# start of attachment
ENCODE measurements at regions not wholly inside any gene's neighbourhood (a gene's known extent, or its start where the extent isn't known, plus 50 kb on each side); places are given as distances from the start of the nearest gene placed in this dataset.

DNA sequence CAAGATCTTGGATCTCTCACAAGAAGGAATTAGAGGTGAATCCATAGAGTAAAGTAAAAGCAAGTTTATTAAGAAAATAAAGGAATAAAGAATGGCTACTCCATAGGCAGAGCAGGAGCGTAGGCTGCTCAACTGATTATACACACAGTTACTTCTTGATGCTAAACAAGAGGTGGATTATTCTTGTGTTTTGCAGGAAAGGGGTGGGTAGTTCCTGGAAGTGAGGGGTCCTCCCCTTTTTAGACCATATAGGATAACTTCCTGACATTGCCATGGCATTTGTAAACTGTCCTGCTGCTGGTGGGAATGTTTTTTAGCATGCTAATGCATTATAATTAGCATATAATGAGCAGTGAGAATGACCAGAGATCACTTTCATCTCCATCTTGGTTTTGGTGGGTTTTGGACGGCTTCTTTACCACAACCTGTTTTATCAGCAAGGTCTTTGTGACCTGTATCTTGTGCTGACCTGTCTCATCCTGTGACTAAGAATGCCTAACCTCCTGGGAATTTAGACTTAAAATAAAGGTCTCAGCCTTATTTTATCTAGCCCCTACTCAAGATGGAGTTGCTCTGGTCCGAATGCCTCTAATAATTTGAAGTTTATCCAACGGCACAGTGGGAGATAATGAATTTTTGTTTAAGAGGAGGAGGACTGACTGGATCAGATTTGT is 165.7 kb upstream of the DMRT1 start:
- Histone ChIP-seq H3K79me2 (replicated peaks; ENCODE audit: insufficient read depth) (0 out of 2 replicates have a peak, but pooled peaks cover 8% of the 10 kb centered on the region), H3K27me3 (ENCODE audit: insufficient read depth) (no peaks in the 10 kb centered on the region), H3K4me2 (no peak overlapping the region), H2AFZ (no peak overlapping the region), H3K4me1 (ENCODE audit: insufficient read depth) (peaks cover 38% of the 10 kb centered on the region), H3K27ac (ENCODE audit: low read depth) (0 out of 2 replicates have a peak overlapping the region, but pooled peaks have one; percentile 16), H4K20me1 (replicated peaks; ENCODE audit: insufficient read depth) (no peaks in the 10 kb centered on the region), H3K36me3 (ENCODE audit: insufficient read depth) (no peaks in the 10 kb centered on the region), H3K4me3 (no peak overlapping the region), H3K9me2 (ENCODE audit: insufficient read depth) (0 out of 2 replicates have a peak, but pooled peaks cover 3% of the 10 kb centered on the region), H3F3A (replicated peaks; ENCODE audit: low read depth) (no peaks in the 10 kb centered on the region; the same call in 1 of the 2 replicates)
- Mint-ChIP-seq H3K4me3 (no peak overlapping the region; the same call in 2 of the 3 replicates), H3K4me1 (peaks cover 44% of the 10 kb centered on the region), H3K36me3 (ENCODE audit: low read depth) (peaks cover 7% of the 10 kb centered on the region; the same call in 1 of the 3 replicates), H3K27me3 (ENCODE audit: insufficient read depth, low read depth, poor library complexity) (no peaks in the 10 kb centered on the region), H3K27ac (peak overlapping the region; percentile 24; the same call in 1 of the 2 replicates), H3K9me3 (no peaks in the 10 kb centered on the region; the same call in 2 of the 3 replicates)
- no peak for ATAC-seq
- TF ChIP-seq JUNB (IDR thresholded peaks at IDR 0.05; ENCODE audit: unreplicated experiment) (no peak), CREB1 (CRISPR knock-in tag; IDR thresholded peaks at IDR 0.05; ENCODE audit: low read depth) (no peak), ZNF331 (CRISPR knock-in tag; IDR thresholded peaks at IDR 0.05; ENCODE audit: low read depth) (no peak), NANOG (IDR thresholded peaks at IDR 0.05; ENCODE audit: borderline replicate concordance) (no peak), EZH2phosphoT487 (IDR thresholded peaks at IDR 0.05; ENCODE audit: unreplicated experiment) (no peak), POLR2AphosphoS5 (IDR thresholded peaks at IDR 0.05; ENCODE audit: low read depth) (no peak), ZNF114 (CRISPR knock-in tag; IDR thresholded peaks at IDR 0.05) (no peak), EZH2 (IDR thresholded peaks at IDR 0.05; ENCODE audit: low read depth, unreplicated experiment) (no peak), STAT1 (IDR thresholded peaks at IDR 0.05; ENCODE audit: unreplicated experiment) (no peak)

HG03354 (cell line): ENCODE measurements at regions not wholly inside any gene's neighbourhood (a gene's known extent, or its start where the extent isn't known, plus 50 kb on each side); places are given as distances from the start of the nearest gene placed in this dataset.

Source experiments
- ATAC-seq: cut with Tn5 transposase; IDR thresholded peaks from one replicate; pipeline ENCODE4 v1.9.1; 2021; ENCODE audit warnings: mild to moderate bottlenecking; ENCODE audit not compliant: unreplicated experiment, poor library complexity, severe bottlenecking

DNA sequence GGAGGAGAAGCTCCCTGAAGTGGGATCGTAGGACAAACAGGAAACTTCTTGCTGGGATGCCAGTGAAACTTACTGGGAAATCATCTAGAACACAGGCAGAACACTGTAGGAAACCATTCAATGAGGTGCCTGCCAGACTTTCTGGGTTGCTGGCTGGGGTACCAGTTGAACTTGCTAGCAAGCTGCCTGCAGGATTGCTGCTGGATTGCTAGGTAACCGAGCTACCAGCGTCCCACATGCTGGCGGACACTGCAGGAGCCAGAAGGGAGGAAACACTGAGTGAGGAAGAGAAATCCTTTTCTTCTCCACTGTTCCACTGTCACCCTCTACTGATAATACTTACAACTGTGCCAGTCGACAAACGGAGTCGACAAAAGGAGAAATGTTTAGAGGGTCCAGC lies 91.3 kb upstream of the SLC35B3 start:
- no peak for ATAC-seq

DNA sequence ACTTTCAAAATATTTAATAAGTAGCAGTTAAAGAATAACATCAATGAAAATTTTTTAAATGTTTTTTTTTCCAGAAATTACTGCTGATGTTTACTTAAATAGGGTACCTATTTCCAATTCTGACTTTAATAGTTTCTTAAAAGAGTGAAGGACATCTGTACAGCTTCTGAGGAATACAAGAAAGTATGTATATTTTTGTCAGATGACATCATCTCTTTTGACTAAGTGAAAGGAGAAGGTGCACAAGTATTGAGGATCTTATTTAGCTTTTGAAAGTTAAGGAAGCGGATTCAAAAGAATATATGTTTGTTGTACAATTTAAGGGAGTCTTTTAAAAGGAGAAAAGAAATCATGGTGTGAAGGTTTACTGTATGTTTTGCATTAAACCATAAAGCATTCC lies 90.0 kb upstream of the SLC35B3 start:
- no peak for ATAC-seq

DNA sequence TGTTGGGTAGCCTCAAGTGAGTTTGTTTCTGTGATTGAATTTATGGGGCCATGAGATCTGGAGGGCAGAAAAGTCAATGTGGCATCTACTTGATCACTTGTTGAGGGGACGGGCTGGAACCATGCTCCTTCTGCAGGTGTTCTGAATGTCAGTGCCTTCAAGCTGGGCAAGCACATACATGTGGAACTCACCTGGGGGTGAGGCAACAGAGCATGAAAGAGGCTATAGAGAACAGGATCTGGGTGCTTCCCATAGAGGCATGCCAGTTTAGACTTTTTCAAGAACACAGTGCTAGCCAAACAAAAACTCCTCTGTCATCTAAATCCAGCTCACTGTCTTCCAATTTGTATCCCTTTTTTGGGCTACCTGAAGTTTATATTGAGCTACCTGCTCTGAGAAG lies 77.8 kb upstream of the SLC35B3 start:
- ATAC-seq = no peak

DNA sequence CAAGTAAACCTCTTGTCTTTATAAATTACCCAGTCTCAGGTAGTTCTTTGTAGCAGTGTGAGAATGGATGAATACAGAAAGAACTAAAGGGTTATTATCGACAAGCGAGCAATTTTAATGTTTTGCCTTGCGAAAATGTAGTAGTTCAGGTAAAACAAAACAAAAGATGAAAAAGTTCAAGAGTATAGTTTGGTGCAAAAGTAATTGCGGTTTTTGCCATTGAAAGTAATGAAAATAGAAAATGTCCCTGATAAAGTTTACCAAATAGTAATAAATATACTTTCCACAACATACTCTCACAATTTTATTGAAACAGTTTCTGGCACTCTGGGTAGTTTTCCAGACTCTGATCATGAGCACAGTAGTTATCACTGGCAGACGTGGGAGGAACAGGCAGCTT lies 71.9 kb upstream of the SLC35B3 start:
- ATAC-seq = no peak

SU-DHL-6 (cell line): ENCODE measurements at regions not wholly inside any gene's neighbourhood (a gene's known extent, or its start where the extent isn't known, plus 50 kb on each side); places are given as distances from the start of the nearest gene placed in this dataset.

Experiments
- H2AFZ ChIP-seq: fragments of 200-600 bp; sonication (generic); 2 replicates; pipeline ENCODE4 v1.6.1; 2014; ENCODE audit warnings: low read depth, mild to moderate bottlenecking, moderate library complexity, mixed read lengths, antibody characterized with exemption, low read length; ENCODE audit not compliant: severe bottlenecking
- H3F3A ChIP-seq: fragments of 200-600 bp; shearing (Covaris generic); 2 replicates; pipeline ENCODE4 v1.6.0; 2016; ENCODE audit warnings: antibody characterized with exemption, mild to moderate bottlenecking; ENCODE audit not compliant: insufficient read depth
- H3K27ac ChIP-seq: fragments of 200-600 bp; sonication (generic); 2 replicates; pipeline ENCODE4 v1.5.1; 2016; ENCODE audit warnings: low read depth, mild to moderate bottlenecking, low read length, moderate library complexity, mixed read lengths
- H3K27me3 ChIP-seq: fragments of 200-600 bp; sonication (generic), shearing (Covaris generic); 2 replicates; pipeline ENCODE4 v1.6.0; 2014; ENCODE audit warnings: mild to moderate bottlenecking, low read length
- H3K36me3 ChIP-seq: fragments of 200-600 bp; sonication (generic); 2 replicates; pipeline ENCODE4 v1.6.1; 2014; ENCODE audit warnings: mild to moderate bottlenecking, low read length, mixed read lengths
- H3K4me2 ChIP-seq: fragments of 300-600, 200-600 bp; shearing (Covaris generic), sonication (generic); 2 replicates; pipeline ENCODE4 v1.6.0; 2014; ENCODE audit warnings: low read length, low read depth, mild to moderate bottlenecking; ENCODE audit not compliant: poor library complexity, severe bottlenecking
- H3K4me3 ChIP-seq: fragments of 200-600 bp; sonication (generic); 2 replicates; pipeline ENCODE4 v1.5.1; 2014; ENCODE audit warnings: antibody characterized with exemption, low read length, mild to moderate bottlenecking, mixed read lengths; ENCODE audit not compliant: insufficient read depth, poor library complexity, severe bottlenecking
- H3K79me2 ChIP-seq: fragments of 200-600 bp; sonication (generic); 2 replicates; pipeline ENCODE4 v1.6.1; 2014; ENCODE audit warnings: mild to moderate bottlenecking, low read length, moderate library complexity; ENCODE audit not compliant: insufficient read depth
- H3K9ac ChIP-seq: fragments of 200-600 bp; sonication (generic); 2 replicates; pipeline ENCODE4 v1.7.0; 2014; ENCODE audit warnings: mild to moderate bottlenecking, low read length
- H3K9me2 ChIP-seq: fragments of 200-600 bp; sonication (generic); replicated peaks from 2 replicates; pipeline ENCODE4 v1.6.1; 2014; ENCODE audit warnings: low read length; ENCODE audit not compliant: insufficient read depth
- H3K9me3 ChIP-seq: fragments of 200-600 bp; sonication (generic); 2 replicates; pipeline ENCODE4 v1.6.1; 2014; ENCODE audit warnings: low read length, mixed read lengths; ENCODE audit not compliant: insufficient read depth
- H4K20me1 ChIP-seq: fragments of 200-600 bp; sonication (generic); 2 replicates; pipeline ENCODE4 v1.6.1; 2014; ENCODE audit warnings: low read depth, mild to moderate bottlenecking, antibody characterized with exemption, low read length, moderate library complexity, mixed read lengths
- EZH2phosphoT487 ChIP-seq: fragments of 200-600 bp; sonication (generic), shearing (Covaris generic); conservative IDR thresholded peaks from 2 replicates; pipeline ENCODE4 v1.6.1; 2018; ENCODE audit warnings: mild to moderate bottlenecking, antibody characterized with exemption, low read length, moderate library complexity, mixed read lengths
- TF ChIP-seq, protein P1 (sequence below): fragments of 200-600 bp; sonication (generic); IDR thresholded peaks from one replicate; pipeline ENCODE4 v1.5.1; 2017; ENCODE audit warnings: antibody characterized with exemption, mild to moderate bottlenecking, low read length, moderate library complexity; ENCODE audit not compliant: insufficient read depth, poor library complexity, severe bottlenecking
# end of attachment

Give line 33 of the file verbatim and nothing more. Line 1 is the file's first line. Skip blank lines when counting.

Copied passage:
- TF ChIP-seq, protein P1 (sequence below): fragments of 200-600 bp; sonication (generic); IDR thresholded peaks from one replicate; pipeline ENCODE4 v1.5.1; 2017; ENCODE audit warnings: antibody characterized with exemption, mild to moderate bottlenecking, low read length, moderate library complexity; ENCODE audit not compliant: insufficient read depth, poor library complexity, severe bottlenecking